How much does a Pediatric Nurse make in Port Lavaca, TX?

Average Pediatric Nurse Salary

High Confidence


The average salary for a Pediatric Nurse in Port Lavaca, TX is $2,814 per week. This is 13% lower than the US average of $3,177.

Estimate based on 1056 active jobs in the last 90 days.

What is a Pediatrics RN?

A pediatric registered nurse’s advanced knowledge of caring for children at various stages of growth make them in-demand specialists. Pediatric RNs often work in facilities specifically dedicated to the care of children, including freestanding children’s hospitals or large hospitals with pediatric wards or specialty areas, such as pediatric intensive care units. Work setting is one of several aspects that determine the salary of a pediatrics RN.

Pediatric nurses are registered nurses who specialize in caring for children of all ages, from infancy through adolescence. Because health conditions and diseases often present differently and are treated differently in children than in adults, pediatric RNs must have in-depth knowledge of child growth and development. They may provide preventive and acute care, depending on their work setting, but they also play a crucial role in ensuring children have a positive healthcare experience.

Becoming a pediatric nurse requires a minimum of an Associate Degree in Nursing, but a Bachelor of Science in Nursing is often preferred. The nursing program must be accredited either by the Commission on Collegiate Nursing Education (CCNE) or the Accreditation Commission for Education in Nursing (ACEN). Nursing school graduates must pass the NCLEX-RN exam to become a licensed RN. Pediatric RNs also need Basic Life Support and Pediatric Advanced Life Support training and certification.

How a Pediatrics RN salary is based

A pediatric RN’s salary can vary widely across the country and each healthcare facility may base their salary on different components. However, many factors are similar, such as experience, education, work setting, and geographical setting.

The number of years of experience you have as an RN in the pediatric specialty will significantly influence your compensation. While nurses with five years of experience or less can expect a base salary on the lower end of the pay scale, those with 10 to 20 years of experience should land at the top of the scale.

You only need an ADN to become licensed and begin pursuing clinical work specializing in pediatric care. However, it can be to your advantage to pursue a BSN, which is often preferred by employers for specialty roles. Having a BSN versus an ADN may only slightly increase your base salary. But it prepares you to pursue an advanced degree, which can help you obtain jobs with expanded responsibilities and higher salaries.

Not all work settings pay pediatric nurses the same. You can expect a higher base salary for more intense workplaces. For example, PICU nurses are one of the higher paying nursing specialties. Lower intensity settings, such as pediatrician offices, may offer a slightly lower salary.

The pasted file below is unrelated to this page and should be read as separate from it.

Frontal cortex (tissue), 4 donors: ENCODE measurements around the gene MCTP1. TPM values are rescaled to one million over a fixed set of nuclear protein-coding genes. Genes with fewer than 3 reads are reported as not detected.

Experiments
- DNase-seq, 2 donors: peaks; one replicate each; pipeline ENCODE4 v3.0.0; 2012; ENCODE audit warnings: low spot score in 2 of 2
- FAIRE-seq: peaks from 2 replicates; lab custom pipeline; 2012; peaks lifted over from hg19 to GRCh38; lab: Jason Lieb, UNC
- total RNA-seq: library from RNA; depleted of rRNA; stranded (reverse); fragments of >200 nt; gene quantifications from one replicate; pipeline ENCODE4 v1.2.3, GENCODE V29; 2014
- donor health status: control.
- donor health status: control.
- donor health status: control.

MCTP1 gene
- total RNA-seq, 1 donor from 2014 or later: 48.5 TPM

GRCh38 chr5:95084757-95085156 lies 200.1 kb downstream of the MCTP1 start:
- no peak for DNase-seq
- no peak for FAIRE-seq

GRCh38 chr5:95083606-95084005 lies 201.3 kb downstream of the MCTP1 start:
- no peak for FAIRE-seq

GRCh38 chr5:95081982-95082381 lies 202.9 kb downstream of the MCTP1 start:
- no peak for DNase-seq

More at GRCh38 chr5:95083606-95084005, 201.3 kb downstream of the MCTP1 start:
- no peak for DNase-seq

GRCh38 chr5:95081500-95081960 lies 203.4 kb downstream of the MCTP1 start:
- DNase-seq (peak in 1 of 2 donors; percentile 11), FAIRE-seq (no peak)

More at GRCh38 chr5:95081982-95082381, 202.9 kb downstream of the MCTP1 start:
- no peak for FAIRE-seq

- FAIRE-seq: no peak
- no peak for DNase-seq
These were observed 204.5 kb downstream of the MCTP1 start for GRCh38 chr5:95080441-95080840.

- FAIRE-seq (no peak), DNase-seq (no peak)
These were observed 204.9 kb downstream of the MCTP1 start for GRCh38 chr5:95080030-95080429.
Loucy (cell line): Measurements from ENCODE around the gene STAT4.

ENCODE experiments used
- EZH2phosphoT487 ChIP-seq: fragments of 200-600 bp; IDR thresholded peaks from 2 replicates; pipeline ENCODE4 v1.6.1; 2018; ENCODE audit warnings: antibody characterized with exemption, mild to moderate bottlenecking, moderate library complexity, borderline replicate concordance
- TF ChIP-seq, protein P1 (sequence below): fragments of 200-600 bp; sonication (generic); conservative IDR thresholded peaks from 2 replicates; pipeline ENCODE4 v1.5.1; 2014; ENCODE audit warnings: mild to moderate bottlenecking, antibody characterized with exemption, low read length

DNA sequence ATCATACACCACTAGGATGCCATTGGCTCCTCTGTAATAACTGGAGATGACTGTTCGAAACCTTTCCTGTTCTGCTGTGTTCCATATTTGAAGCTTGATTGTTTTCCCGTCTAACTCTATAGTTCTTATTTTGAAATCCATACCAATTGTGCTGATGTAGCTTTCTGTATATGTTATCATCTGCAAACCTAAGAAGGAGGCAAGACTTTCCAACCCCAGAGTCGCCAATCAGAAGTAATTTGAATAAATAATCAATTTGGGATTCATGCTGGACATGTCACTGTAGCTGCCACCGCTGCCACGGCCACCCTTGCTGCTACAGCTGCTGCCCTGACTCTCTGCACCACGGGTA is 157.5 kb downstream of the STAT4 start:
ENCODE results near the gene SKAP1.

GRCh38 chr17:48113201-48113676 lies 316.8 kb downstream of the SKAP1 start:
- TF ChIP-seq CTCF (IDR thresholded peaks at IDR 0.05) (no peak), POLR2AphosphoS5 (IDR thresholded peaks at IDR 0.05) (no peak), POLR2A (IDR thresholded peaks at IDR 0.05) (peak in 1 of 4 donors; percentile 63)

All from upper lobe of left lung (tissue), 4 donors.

The state in which you practice can greatly influence your base salary as a pediatric RN. Nurses who practice on the West Coast, especially California, and in the Northeast typically earn much higher salaries than those who practice in the central part of the United States. However, many of these higher paying areas also have higher costs of living, which can effectively cancel out larger base salaries.

How to increase your Pediatrics RN salary

If all factors are equal, 90% of nurse managers prefer hiring certified nurses over their uncertified counterparts. Board certification and specialty certification can enhance your career mobility and increase your pediatrics RN salary.

The Pediatric Nursing Certification Board offers Certified Pediatric Nurse credentialing. RNs sitting for this exam can have any level of nursing education but must have accumulated at least 1,800 hours of pediatric clinical experience within the past two years or 3,000 hours within the past five years.

The American Nurses Credentialing Center offers Pediatric Nursing Certification (PED-BC). You must have at least 2,000 hours of clinical practice and 30 hours of continuing education in pediatric nursing before taking the exam.

If you primarily provide direct care to pediatric patients who are critically/acutely ill, such as in a PICU, you can pursue your Critical Care Registered Nurse (Pediatric) credential through the American Association of Critical-Care Nurses. You need 1,750 hours in direct care of acutely or critically ill pediatric patients within the last two years or 2,000 hours within the last five.

Earning an advanced degree can significantly boost your pediatrics career and your salary potential. A Master of Science in Nursing with a pediatrics track may lead to advanced practice roles, such as a pediatric nurse practitioner. Pediatric NP certification is offered by the PNCB based on your practice role, which includes Certified Pediatric Nurse Practitioner-Primary Care and Certified Pediatric Nurse Practitioner-Acute Care. Nurse practitioners are some of the highest paid APRNs and certified NPs can earn even more.

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What cities in Texas pay the most for Pediatric Nurse?

CityAverage Weekly SalaryMax Weekly Salary
Denton, Texas$3,917$3,917
Katy, Texas$3,672$3,774
Plano, Texas$3,350$4,115
Austin, Texas$3,279$5,317
Wichita Falls, Texas$3,191$3,780
Lubbock, Texas$3,162$3,830
Galveston, Texas$3,093$3,093
Dallas, Texas$3,077$5,091
El Paso, Texas$2,973$5,472
Arlington, Texas$2,860$2,948